A composition comprising ISL and/or protein or peptide comprising an ISL (e.g., a cyclic peptide and/or protein generated using an ISL (e.g., cyclic or linear) of the invention) can be used therapeutically (e.g., to enhance an immune response (e.g., against a pathogen and/or a tumor or cancer) or to inhibit an immune response (e.g., using a non-biologically active peptide mimetic) or as a prophylactic (e.g., for immunization (e.g., to prevent signs or symptoms of disease)). A composition comprising ISL and/or protein or peptide comprising an ISL of the present invention can be administered to a subject via a number of different delivery routes and methods.

In some embodiments, compositions of the present invention are administered mucosally (e.g., using standard techniques; See, e.g., Remington: The Science and Practice of Pharmacy, Mack Publishing Company, Easton, Pa., 19th edition, 1995 (e.g., for mucosal delivery techniques, including intranasal, pulmonary, vaginal and rectal techniques), as well as European Publication No. 517,565 and Illum et al., J. Controlled Rel., 1994, 29:133-141 (e.g., for techniques of intranasal administration), each of which is hereby incorporated by reference in its entirety). Alternatively, the compositions of the present invention may be administered dermally or transdermally, using standard techniques (See, e.g., Remington: The Science arid Practice of Pharmacy, Mack Publishing Company, Easton, Pa., 19th edition, 1995). The present invention is not limited by the route of administration.

For example, the compositions of the present invention can be administered to a subject (e.g., mucosally (e.g., nasal mucosa, vaginal mucosa, etc.)) by multiple methods, including, but not limited to: being suspended in a solution and applied to a surface; being suspended in a solution and sprayed onto a surface using a spray applicator; being mixed with a mucoadhesive and applied (e.g., sprayed or wiped) onto a surface (e.g., mucosal surface); being placed on or impregnated onto a nasal and/or vaginal applicator and applied; being applied by a controlled-release mechanism; being applied as a liposome; or being applied on a polymer.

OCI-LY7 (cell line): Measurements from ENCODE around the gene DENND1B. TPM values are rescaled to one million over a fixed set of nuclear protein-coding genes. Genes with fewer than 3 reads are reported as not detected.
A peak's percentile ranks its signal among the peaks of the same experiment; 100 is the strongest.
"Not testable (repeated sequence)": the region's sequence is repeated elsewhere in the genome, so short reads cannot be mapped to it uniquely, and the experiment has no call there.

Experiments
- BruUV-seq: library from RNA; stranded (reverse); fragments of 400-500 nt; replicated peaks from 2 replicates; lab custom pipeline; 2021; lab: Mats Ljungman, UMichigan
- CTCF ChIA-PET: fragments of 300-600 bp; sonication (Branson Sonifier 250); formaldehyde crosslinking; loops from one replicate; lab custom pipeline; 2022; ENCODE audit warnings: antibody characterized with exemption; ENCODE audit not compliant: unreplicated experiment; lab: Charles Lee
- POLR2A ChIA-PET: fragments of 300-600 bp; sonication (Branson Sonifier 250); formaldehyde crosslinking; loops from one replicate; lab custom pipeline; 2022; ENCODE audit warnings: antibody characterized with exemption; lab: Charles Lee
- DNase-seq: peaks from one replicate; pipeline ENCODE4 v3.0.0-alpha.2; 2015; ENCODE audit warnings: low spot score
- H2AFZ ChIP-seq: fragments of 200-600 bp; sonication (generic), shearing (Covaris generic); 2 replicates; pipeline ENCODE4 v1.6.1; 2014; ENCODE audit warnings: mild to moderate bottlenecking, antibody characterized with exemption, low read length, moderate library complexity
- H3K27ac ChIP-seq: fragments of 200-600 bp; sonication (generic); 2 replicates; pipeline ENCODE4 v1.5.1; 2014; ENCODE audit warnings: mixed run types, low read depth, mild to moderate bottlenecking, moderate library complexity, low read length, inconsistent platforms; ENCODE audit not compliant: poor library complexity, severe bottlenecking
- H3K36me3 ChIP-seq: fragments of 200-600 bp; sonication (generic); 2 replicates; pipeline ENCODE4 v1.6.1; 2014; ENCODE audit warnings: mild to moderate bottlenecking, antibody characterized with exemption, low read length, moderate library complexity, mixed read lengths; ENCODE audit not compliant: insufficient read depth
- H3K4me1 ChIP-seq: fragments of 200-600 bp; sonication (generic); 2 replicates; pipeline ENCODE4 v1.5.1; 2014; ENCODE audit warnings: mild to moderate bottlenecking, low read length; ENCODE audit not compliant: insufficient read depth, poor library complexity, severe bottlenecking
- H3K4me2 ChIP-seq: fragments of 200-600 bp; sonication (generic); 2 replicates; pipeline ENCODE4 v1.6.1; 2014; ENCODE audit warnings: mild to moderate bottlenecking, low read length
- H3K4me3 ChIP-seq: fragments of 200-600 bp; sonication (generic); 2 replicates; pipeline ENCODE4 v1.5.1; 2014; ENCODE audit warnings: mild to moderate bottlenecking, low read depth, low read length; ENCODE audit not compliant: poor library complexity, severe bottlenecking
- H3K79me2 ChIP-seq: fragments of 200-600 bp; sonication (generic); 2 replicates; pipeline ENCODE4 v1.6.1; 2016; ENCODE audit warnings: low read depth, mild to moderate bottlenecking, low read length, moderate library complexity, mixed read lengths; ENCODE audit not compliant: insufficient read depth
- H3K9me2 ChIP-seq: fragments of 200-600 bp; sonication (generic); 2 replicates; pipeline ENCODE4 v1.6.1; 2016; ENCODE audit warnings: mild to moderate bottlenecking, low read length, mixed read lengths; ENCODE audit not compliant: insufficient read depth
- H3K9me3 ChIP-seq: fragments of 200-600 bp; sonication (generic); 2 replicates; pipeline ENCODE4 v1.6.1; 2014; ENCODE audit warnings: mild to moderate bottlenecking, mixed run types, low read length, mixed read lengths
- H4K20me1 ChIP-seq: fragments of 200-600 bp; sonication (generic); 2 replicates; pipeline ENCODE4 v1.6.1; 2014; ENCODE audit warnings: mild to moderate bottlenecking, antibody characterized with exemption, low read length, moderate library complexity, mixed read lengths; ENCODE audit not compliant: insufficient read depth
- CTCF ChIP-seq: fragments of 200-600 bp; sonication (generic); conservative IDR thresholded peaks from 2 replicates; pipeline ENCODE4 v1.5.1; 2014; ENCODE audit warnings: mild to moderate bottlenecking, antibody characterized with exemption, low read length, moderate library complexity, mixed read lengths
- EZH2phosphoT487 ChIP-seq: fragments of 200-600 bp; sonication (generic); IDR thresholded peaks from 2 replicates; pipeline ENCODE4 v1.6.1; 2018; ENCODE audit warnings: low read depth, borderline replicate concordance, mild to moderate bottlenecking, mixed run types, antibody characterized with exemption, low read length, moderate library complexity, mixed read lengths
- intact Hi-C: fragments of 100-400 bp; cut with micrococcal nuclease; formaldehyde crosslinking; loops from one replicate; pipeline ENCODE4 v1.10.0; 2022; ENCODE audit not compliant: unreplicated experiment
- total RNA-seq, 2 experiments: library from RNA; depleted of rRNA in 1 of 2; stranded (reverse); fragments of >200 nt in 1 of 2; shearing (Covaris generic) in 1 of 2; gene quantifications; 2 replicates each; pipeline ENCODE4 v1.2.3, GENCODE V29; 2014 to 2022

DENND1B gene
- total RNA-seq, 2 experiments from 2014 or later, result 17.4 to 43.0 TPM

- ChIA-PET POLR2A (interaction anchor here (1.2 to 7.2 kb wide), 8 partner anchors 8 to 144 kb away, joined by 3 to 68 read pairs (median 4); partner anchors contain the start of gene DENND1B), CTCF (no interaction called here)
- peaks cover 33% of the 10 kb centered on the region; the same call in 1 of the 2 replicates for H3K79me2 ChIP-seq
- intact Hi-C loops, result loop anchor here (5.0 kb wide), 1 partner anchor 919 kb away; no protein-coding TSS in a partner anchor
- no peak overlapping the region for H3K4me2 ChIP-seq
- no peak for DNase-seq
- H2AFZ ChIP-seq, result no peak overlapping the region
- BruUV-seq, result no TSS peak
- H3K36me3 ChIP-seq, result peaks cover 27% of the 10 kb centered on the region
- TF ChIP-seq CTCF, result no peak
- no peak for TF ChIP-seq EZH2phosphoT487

In some embodiments, a composition comprising ISL and/or protein or peptide comprising an ISL of the present invention may be used to protect or treat a subject susceptible to, or suffering from, disease by means of administering a composition of the present invention via a mucosal route (e.g., an oral/alimentary or nasal route). Alternative mucosal routes include intravaginal and intra-rectal routes. Methods of intranasal vaccination are well known in the art, including the administration of a droplet or spray form of the vaccine into the nasopharynx of a subject to be immunized. In some embodiments, a nebulized or aerosolized composition comprising ISL and/or protein or peptide comprising an ISL is provided. Enteric formulations such as gastro resistant capsules for oral administration, suppositories for rectal or vaginal administration also form part of this invention. Compositions of the present invention may also be administered via the oral route. Under these circumstances, a composition comprising ISL and/or protein or peptide comprising an ISL may comprise a pharmaceutically acceptable excipient and/or include alkaline buffers, or enteric capsules. Formulations for nasal delivery may include those with dextran or cyclodextran and saponin as an adjuvant.

Compositions of the present invention may also be administered via a vaginal route. In such cases, a composition comprising ISL and/or protein or peptide comprising an ISL may comprise pharmaceutically acceptable excipients and/or emulsifiers, polymers (e.g., CARBOPOL), and other known stabilizers of vaginal creams and suppositories. In some embodiments, compositions of the present invention are administered via a rectal route. In such cases, a composition comprising ISL and/or protein or peptide comprising an ISL may comprise excipients and/or waxes and polymers known in the art for forming rectal suppositories.

In some embodiments, the same route of administration (e.g., mucosal administration) is chosen for both a priming and boosting vaccination. In some embodiments, multiple routes of administration are utilized (e.g., at the same time, or, alternatively, sequentially) in order to stimulate an immune response (e.g., using a composition comprising ISL and/or protein or peptide comprising an ISL of the present invention).